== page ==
LONDON — The extremist Sunni jihadist group that declared a caliphate in parts of Syria and Iraq has seized control of one of Syria’s most important oilfields after fighters from other factions switched their allegiance to support it.
In a crucial strategic advance for the Islamic State (IS), the organization that is tearing Iraq apart, anti-government rebels in Syria who had been loyal to the rival Jabhat al-Nusra switched sides, handing over Al-Omar oilfield, which has the potential to produce up to 75,000 barrels of oil a day.
The development represents a huge step up for the group — formerly known as the Islamic State of Syria & Al-Sham (ISIS) — in its struggle against Al-Nusra, which is backed by Al-Qaeda but regards the new grouping as dangerously extremist.
This means its caliphate now stretches from Deir al-Zour, central Syria, to Abukamel on the Iraqi border. Within neighbouring Iraq, to the east, it holds the cities of Mosul and Tikrit, has free rein in Anbar province and is threatening to attack Baghdad.
Saudi Arabia said it had sent 30,000 troops to reinforce its long northern desert border with Iraq to defend the kingdom against the growing threat from jihadists, including IS. The al-Arabiya news channel, which is private but close to the Saudi government, said Riyadh had ordered the troops to the border after the Iraqi side appeared undefended.
IS’s leader Abu Bakr al-Baghdadi, a 43-year Iraqi, has set himself as a rival to Al-Qaeda’s leader, Ayman al-Zawahiri, and has called on Muslims throughout the world to declare their loyalty. Anti-government fighters in Iraq who joined the insurrection last month were told last week they must lay down their arms unless they joined IS.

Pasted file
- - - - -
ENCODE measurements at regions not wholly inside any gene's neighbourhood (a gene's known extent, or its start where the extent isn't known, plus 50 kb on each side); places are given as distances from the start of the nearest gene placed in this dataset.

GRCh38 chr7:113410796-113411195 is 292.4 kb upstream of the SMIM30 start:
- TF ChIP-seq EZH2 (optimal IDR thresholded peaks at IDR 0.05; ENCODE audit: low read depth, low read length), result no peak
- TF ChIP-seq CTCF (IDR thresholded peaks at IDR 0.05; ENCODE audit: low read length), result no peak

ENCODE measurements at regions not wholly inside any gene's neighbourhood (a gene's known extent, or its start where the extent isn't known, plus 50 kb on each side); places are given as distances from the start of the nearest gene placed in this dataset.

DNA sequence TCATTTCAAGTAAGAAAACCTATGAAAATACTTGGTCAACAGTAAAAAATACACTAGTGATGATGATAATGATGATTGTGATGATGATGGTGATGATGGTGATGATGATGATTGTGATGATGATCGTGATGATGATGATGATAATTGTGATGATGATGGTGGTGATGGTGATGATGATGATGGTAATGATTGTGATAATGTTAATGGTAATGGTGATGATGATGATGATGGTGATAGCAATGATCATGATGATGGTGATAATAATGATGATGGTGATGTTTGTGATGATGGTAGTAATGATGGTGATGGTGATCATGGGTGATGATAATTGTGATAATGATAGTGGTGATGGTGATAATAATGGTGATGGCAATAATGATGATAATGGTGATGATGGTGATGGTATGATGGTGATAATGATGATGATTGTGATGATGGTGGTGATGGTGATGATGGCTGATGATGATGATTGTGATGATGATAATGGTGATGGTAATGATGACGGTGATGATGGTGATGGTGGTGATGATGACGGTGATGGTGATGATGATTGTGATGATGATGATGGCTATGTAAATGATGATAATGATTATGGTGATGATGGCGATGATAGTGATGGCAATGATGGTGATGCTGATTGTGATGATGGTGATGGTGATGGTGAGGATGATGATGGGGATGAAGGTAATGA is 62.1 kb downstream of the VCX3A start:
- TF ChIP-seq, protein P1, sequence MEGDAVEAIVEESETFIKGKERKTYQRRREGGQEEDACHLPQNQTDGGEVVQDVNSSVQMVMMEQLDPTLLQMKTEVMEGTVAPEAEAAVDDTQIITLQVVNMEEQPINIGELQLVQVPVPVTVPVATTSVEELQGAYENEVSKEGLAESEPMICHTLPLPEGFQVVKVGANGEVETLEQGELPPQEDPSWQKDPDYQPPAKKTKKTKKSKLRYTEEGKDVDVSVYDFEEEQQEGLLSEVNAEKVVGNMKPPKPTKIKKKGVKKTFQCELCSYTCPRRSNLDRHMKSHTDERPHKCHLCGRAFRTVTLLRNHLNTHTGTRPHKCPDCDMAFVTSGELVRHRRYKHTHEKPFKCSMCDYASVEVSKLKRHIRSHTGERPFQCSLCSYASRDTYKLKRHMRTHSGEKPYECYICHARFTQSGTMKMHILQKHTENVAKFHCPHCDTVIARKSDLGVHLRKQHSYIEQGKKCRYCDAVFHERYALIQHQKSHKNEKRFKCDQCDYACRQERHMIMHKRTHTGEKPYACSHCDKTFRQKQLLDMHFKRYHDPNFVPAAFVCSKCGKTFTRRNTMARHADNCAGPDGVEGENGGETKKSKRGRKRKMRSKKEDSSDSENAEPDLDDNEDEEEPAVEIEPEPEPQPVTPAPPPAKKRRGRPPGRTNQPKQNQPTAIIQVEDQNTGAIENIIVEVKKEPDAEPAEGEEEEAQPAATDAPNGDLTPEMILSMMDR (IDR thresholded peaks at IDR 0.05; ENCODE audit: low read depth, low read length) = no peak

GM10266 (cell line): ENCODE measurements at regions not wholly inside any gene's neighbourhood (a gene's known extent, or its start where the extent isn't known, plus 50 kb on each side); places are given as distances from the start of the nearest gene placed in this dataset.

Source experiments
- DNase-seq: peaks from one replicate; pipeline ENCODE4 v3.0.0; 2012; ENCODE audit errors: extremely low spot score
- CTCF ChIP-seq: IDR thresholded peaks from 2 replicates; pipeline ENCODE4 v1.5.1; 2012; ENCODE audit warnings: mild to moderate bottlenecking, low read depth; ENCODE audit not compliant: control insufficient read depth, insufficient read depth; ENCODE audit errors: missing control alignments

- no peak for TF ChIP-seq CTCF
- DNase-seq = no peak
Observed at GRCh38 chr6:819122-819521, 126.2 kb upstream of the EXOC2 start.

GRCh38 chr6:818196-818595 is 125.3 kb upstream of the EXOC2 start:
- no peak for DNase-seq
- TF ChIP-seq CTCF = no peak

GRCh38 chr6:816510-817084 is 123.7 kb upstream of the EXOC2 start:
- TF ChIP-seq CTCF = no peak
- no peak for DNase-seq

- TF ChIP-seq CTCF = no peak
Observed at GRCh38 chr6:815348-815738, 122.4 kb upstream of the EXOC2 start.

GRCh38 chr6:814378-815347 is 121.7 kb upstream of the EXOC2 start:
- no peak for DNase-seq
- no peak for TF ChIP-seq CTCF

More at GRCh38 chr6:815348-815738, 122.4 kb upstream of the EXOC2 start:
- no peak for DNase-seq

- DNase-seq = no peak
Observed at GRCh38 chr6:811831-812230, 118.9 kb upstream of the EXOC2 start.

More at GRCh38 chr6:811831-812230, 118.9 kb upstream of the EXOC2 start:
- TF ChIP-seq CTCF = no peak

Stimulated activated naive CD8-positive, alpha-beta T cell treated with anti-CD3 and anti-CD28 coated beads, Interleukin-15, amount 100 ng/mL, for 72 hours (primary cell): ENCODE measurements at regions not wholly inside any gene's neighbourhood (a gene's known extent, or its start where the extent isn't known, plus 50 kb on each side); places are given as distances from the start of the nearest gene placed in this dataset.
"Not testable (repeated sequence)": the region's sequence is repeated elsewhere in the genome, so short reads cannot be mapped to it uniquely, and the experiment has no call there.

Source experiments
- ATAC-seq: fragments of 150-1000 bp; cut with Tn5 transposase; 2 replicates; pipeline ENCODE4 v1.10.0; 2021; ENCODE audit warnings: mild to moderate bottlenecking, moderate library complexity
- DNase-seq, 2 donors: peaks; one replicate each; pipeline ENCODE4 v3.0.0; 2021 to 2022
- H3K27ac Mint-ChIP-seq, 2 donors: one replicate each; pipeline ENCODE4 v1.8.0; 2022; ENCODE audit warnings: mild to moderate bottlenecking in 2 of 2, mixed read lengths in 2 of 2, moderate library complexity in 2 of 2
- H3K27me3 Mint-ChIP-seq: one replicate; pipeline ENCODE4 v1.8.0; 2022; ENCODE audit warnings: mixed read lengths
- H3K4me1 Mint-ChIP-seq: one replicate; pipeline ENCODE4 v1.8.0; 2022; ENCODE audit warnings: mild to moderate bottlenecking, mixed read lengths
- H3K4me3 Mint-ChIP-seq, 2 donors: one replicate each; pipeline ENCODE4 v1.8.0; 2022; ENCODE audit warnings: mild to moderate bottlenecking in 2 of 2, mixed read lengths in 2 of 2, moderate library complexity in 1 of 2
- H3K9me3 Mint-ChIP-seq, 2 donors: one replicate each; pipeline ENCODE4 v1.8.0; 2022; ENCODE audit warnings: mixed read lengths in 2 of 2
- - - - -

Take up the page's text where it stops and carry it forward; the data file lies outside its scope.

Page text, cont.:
According to eye-witness accounts and social media postings Thursday, IS reinforced its presence in the Syrian oilfield and surrounding area, arriving with U.S.-made arms and vehicles captured from fleeing army units in Iraq.
“Islamic State has swept across Iraq, seized huge amounts of weapons and money and so it’s no surprise that insurgents inside Syria would seek their help,” said George Readings of the corporate intelligence company Stirling Assynt. Analysts believe the group is already making millions from the sale of oil from fields on its territory elsewhere and was the richest jihadist group in existence, assisted by stealing what was said to be more than $470-million from a branch of Iraq’s central bank in Mosul.
Syrian government forces lost control of Al-Omar field to Al-Nusra in November and, said Rami Abdurrahman, director of the Syrian Observatory for Human Rights, kept the facilities running, “selling 10,000 barrels a day.”
Full article: Islamic State fighters seize key Syria oilfield after rival faction switches allegiance (National Post)